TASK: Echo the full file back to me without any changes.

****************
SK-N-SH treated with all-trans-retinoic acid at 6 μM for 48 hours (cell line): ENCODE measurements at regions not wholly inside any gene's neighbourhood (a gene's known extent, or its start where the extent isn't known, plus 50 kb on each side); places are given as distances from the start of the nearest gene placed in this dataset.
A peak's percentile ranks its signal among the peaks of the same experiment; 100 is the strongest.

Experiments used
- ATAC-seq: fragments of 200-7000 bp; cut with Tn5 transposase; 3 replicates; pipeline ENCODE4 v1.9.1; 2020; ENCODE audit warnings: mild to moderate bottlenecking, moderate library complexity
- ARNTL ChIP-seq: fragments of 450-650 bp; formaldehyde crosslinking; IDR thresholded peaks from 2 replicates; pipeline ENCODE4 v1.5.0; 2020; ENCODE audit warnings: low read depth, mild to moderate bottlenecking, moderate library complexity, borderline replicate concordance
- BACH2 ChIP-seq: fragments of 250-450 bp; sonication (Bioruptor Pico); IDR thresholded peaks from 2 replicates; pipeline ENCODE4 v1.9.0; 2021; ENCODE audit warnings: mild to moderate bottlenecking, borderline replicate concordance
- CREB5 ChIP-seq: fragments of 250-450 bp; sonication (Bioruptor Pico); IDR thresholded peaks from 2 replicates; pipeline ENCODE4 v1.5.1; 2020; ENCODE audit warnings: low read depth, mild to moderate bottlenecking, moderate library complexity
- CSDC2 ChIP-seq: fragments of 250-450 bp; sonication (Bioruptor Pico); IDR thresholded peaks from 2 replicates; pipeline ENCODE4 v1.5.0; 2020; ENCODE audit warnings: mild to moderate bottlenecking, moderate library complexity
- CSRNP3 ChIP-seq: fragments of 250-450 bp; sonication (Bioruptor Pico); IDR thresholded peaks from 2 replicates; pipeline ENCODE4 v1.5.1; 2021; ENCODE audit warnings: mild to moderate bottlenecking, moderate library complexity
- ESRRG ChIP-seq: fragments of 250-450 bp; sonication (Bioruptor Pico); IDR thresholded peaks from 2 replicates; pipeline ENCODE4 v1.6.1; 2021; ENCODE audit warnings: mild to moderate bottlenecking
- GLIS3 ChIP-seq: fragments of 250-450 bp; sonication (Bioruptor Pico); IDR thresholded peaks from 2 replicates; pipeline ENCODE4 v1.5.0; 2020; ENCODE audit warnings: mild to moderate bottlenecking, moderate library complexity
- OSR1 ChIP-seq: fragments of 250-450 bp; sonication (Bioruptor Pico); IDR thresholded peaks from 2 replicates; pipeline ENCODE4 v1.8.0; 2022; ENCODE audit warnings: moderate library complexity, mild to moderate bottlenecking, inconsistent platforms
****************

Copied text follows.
SK-N-SH treated with all-trans-retinoic acid at 6 μM for 48 hours (cell line): ENCODE measurements at regions not wholly inside any gene's neighbourhood (a gene's known extent, or its start where the extent isn't known, plus 50 kb on each side); places are given as distances from the start of the nearest gene placed in this dataset.
A peak's percentile ranks its signal among the peaks of the same experiment; 100 is the strongest.

Experiments used
- ATAC-seq: fragments of 200-7000 bp; cut with Tn5 transposase; 3 replicates; pipeline ENCODE4 v1.9.1; 2020; ENCODE audit warnings: mild to moderate bottlenecking, moderate library complexity
- ARNTL ChIP-seq: fragments of 450-650 bp; formaldehyde crosslinking; IDR thresholded peaks from 2 replicates; pipeline ENCODE4 v1.5.0; 2020; ENCODE audit warnings: low read depth, mild to moderate bottlenecking, moderate library complexity, borderline replicate concordance
- BACH2 ChIP-seq: fragments of 250-450 bp; sonication (Bioruptor Pico); IDR thresholded peaks from 2 replicates; pipeline ENCODE4 v1.9.0; 2021; ENCODE audit warnings: mild to moderate bottlenecking, borderline replicate concordance
- CREB5 ChIP-seq: fragments of 250-450 bp; sonication (Bioruptor Pico); IDR thresholded peaks from 2 replicates; pipeline ENCODE4 v1.5.1; 2020; ENCODE audit warnings: low read depth, mild to moderate bottlenecking, moderate library complexity
- CSDC2 ChIP-seq: fragments of 250-450 bp; sonication (Bioruptor Pico); IDR thresholded peaks from 2 replicates; pipeline ENCODE4 v1.5.0; 2020; ENCODE audit warnings: mild to moderate bottlenecking, moderate library complexity
- CSRNP3 ChIP-seq: fragments of 250-450 bp; sonication (Bioruptor Pico); IDR thresholded peaks from 2 replicates; pipeline ENCODE4 v1.5.1; 2021; ENCODE audit warnings: mild to moderate bottlenecking, moderate library complexity
- ESRRG ChIP-seq: fragments of 250-450 bp; sonication (Bioruptor Pico); IDR thresholded peaks from 2 replicates; pipeline ENCODE4 v1.6.1; 2021; ENCODE audit warnings: mild to moderate bottlenecking
- GLIS3 ChIP-seq: fragments of 250-450 bp; sonication (Bioruptor Pico); IDR thresholded peaks from 2 replicates; pipeline ENCODE4 v1.5.0; 2020; ENCODE audit warnings: mild to moderate bottlenecking, moderate library complexity
- OSR1 ChIP-seq: fragments of 250-450 bp; sonication (Bioruptor Pico); IDR thresholded peaks from 2 replicates; pipeline ENCODE4 v1.8.0; 2022; ENCODE audit warnings: moderate library complexity, mild to moderate bottlenecking, inconsistent platforms